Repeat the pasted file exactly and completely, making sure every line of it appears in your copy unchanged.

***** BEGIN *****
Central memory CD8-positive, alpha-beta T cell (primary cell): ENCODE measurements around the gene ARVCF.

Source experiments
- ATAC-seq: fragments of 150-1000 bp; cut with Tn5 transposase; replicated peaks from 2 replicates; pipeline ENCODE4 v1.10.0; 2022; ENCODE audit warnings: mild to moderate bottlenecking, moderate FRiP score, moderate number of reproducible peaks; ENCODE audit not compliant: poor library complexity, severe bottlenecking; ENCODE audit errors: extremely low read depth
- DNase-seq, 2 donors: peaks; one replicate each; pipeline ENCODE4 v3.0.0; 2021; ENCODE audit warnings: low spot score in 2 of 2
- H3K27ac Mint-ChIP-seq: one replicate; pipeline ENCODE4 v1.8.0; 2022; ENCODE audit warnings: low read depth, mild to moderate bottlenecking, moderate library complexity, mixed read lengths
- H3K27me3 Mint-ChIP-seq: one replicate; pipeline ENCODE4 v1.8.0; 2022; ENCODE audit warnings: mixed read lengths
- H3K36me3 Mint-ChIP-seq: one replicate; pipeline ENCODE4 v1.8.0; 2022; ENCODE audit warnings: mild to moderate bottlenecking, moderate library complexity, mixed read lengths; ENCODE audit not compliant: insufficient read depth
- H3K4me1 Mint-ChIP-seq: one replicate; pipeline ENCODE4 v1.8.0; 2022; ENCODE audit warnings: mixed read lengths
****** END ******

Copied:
Central memory CD8-positive, alpha-beta T cell (primary cell): ENCODE measurements around the gene ARVCF.

Source experiments
- ATAC-seq: fragments of 150-1000 bp; cut with Tn5 transposase; replicated peaks from 2 replicates; pipeline ENCODE4 v1.10.0; 2022; ENCODE audit warnings: mild to moderate bottlenecking, moderate FRiP score, moderate number of reproducible peaks; ENCODE audit not compliant: poor library complexity, severe bottlenecking; ENCODE audit errors: extremely low read depth
- DNase-seq, 2 donors: peaks; one replicate each; pipeline ENCODE4 v3.0.0; 2021; ENCODE audit warnings: low spot score in 2 of 2
- H3K27ac Mint-ChIP-seq: one replicate; pipeline ENCODE4 v1.8.0; 2022; ENCODE audit warnings: low read depth, mild to moderate bottlenecking, moderate library complexity, mixed read lengths
- H3K27me3 Mint-ChIP-seq: one replicate; pipeline ENCODE4 v1.8.0; 2022; ENCODE audit warnings: mixed read lengths
- H3K36me3 Mint-ChIP-seq: one replicate; pipeline ENCODE4 v1.8.0; 2022; ENCODE audit warnings: mild to moderate bottlenecking, moderate library complexity, mixed read lengths; ENCODE audit not compliant: insufficient read depth
- H3K4me1 Mint-ChIP-seq: one replicate; pipeline ENCODE4 v1.8.0; 2022; ENCODE audit warnings: mixed read lengths